John Warden And The Renaissance Of American Air Power

Author: John Andreas Olsen
Publisher: Potomac Books, Inc.
ISBN: 1597973238
Size: 46.45 MB
Format: PDF
View: 6051
Download
Dr. John Andreas Olsen has written an insightful, compelling biography of retired U.S. Air Force colonel John A. Warden III, the brilliant but controversial air warfare theorist and architect of Operation Desert Storm’s air campaign. Warden’s radical ideas about air power’s purposes and applications, promulgated at the expense of his own career, sparked the ongoing revolution in military affairs. Legendary in defense circles, Warden is also the author of The Air Campaign: Planning for Combat (republished by Brassey’s, Inc. in 1989). Presenting both the positives and negatives of Warden’s personality and impact in this objective portrait, Olsen offers a trenchant analysis of his revolutionary ideas and great accomplishments.

The Air Force Way Of War

Author: Brian D. Laslie
Publisher: University Press of Kentucky
ISBN: 0813160855
Size: 45.69 MB
Format: PDF, Mobi
View: 2807
Download
On December 18, 1972, more than one hundred U.S. B-52 bombers flew over North Vietnam to initiate Operation Linebacker II. During the next eleven days, sixteen of these planes were shot down and another four suffered heavy damage. These losses soon proved so devastating that Strategic Air Command was ordered to halt the bombing. The U.S. Air Force's poor performance in this and other operations during Vietnam was partly due to the fact that they had trained their pilots according to methods devised during World War II and the Korean War, when strategic bombers attacking targets were expected to take heavy losses. Warfare had changed by the 1960s, but the USAF had not adapted. Between 1972 and 1991, however, the Air Force dramatically changed its doctrines and began to overhaul the way it trained pilots through the introduction of a groundbreaking new training program called "Red Flag." In The Air Force Way of War, Brian D. Laslie examines the revolution in pilot instruction that Red Flag brought about after Vietnam. The program's new instruction methods were dubbed "realistic" because they prepared pilots for real-life situations better than the simple cockpit simulations of the past, and students gained proficiency on primary and secondary missions instead of superficially training for numerous possible scenarios. In addition to discussing the program's methods, Laslie analyzes the way its graduates actually functioned in combat during the 1980s and '90s in places such as Grenada, Panama, Libya, and Iraq. Military historians have traditionally emphasized the primacy of technological developments during this period and have overlooked the vital importance of advances in training, but Laslie's unprecedented study of Red Flag addresses this oversight through its examination of the seminal program.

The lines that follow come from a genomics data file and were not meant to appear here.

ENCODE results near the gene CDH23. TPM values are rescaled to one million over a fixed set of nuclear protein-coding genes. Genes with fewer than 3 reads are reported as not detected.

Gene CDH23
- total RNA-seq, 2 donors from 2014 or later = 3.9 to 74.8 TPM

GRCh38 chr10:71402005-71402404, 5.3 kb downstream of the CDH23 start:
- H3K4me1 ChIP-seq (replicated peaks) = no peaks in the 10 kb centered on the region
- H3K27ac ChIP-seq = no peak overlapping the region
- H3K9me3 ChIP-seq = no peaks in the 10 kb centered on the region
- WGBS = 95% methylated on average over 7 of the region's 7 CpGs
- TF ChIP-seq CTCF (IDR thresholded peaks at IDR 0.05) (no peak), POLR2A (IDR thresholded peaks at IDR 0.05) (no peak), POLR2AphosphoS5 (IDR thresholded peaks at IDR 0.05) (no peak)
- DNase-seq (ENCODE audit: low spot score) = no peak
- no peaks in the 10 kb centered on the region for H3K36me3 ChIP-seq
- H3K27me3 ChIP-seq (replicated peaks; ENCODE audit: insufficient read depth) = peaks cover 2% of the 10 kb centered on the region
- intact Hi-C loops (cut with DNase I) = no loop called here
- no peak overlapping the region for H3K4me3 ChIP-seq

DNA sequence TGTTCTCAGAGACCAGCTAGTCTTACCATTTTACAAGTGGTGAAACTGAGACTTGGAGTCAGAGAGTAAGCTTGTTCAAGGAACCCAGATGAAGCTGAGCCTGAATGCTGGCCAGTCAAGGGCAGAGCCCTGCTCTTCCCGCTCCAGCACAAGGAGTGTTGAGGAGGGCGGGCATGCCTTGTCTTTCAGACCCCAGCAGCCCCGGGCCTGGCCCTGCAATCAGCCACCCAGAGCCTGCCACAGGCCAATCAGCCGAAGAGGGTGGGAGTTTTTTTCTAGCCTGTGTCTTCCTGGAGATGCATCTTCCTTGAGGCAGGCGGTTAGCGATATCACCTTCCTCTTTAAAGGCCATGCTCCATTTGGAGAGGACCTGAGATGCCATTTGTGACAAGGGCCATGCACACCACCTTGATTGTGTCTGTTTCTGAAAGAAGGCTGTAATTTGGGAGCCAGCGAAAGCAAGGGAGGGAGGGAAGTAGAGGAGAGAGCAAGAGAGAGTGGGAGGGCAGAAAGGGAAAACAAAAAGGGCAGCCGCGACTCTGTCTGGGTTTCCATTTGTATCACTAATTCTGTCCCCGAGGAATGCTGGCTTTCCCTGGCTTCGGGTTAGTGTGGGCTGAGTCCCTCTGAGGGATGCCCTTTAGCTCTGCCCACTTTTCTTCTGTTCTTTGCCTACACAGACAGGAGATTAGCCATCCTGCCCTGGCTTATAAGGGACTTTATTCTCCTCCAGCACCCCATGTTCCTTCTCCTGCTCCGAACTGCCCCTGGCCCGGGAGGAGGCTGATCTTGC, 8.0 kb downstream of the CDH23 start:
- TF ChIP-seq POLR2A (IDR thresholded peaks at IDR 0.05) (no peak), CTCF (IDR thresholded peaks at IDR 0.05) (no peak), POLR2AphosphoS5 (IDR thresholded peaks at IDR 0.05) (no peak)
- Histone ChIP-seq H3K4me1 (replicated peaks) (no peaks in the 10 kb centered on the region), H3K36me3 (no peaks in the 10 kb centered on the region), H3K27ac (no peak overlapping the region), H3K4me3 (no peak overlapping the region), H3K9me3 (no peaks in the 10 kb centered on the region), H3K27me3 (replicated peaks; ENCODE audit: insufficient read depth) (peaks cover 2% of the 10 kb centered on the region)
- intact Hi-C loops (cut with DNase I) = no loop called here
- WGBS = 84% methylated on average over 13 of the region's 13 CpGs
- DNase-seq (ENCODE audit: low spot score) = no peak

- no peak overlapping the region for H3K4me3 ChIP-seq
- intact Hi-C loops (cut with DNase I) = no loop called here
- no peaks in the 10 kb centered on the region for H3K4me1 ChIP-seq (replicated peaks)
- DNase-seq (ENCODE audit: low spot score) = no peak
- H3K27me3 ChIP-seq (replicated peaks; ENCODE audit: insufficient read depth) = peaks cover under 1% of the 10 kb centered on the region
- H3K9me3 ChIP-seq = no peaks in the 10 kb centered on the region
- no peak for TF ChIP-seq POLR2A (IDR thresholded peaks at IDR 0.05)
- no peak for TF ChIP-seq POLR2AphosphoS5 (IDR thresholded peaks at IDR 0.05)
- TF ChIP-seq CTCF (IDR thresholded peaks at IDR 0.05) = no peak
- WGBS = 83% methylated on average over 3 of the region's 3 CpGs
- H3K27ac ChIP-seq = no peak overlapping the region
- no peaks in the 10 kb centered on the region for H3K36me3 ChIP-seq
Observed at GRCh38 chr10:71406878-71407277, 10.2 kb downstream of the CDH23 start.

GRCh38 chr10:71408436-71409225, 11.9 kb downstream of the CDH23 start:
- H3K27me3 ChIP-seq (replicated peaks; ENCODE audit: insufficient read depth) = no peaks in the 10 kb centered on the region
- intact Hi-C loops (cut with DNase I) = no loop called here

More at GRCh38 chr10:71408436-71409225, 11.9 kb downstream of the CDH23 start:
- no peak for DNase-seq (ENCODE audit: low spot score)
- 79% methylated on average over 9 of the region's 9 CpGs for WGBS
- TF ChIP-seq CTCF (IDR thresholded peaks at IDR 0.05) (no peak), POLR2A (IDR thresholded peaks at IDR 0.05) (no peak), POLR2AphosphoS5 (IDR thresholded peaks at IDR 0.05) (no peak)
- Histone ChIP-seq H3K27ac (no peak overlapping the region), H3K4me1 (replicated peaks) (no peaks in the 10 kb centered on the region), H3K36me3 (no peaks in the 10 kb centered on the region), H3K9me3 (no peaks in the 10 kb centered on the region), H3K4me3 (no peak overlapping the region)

Air Power In The Age Of Total War

Author: John Buckley
Publisher: Routledge
ISBN: 1135362769
Size: 30.99 MB
Format: PDF
View: 6015
Download